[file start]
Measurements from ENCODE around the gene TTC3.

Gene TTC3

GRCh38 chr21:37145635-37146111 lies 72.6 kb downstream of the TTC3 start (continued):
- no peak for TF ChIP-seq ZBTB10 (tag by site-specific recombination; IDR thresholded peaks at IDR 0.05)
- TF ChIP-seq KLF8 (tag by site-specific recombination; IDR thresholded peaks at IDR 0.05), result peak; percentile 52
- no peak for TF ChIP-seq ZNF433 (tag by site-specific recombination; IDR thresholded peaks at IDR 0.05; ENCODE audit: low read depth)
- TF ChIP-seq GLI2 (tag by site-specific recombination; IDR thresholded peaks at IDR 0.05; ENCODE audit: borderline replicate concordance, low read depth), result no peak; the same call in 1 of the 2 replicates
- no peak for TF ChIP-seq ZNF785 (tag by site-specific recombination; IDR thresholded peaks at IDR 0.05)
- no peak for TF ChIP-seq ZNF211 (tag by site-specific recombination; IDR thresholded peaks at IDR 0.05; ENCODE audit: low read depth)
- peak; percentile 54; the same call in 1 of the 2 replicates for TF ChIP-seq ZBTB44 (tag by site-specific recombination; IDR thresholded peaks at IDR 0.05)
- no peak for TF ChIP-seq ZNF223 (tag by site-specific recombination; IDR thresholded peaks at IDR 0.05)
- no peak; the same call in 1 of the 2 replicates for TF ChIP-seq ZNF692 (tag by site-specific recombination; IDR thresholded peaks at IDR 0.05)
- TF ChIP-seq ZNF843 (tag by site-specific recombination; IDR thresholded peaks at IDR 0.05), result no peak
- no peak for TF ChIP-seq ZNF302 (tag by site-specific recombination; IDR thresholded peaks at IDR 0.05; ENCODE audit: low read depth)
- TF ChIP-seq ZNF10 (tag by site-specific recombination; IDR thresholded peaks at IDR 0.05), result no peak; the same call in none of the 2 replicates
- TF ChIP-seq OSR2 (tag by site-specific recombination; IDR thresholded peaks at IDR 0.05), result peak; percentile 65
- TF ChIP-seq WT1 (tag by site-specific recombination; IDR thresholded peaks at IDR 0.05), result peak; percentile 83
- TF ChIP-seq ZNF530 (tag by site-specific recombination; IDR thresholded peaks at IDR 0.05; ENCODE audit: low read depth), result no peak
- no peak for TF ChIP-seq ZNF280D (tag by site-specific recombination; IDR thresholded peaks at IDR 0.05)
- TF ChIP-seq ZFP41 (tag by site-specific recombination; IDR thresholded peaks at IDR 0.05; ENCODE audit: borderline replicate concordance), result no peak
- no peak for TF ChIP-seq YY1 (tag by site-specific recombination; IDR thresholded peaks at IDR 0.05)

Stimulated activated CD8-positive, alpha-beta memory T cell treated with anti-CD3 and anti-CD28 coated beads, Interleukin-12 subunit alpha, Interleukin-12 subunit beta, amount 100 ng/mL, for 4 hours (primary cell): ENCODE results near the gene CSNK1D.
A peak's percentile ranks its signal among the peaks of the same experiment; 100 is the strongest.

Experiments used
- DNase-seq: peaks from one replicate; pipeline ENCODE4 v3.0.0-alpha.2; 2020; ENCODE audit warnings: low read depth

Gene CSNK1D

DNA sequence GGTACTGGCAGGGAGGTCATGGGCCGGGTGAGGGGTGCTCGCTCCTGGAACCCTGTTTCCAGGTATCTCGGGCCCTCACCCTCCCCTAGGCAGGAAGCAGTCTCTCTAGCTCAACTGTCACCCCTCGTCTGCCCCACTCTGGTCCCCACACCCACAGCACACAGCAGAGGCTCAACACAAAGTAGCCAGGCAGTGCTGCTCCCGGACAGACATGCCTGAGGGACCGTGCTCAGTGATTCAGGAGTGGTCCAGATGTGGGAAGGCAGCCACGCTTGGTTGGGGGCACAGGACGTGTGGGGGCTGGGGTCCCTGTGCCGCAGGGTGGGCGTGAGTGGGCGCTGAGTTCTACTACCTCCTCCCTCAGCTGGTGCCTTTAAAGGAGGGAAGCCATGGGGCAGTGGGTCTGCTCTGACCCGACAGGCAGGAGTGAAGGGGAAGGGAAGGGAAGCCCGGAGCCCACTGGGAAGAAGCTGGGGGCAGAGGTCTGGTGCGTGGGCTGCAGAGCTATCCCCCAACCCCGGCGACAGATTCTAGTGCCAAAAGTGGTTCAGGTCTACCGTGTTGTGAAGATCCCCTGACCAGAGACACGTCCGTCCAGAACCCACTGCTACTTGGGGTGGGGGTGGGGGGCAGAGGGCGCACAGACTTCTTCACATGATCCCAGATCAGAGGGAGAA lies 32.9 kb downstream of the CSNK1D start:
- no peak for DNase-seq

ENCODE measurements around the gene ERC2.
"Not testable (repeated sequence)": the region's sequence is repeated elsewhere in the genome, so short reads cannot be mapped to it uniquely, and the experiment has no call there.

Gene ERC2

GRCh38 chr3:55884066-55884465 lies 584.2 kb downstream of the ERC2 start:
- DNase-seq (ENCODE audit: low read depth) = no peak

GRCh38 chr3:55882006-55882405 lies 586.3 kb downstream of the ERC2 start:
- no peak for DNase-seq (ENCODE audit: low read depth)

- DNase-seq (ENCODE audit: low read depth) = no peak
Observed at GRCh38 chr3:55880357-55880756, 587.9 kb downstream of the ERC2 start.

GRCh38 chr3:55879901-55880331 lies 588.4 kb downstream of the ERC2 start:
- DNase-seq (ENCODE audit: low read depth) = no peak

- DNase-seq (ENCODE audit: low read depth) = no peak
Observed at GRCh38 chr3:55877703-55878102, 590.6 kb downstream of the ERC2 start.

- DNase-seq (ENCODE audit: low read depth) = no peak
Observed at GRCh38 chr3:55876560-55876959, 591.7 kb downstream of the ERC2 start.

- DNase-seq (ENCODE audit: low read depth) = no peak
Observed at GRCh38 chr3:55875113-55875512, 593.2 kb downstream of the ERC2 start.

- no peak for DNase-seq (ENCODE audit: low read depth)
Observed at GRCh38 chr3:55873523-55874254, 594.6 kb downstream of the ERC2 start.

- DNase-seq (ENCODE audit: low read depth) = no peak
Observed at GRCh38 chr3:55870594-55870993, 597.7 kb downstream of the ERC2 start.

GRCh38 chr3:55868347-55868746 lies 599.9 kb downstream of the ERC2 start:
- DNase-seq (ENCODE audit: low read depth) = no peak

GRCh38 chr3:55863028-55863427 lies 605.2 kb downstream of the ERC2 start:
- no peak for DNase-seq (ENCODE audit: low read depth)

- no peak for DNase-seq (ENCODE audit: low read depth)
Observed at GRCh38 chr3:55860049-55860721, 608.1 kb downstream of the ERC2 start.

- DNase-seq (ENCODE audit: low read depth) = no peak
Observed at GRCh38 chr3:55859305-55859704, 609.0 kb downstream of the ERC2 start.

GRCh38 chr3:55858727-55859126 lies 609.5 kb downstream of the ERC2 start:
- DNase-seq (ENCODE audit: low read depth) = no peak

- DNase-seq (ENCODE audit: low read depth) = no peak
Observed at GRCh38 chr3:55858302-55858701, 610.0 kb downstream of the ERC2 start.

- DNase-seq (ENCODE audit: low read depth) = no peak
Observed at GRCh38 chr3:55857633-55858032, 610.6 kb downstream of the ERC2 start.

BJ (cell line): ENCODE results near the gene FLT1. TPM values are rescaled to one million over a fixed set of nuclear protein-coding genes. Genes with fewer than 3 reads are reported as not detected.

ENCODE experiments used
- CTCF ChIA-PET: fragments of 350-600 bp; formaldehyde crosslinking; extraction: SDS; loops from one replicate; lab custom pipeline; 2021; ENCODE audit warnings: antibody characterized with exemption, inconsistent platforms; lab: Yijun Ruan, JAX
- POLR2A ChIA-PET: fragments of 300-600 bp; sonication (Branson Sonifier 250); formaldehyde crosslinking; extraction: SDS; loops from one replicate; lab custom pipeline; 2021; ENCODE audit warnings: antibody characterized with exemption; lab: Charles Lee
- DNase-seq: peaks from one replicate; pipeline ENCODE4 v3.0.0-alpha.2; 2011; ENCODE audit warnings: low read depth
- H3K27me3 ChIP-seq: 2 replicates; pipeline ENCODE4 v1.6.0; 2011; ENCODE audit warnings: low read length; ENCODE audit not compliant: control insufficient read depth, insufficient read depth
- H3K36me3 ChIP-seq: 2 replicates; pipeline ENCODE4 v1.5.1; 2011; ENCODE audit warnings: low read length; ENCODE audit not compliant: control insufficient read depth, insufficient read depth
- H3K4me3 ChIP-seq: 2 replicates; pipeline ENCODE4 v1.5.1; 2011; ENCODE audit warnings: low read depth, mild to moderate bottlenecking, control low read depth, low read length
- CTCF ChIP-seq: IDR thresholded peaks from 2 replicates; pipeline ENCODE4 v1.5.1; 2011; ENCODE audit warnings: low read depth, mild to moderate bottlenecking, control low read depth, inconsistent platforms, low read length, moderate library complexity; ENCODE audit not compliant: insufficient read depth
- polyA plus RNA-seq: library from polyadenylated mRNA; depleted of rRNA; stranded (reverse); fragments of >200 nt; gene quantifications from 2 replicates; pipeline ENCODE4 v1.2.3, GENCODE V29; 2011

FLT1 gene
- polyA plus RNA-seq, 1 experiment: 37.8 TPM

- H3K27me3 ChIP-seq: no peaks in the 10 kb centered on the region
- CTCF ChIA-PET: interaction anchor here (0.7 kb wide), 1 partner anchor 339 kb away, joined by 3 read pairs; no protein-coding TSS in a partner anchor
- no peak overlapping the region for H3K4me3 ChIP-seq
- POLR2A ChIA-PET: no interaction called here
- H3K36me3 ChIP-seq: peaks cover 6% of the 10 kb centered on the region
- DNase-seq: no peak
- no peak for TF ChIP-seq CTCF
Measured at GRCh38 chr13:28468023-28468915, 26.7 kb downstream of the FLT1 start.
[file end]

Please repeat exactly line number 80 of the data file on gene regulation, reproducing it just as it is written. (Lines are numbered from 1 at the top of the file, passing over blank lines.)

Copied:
- H3K36me3 ChIP-seq: peaks cover 6% of the 10 kb centered on the region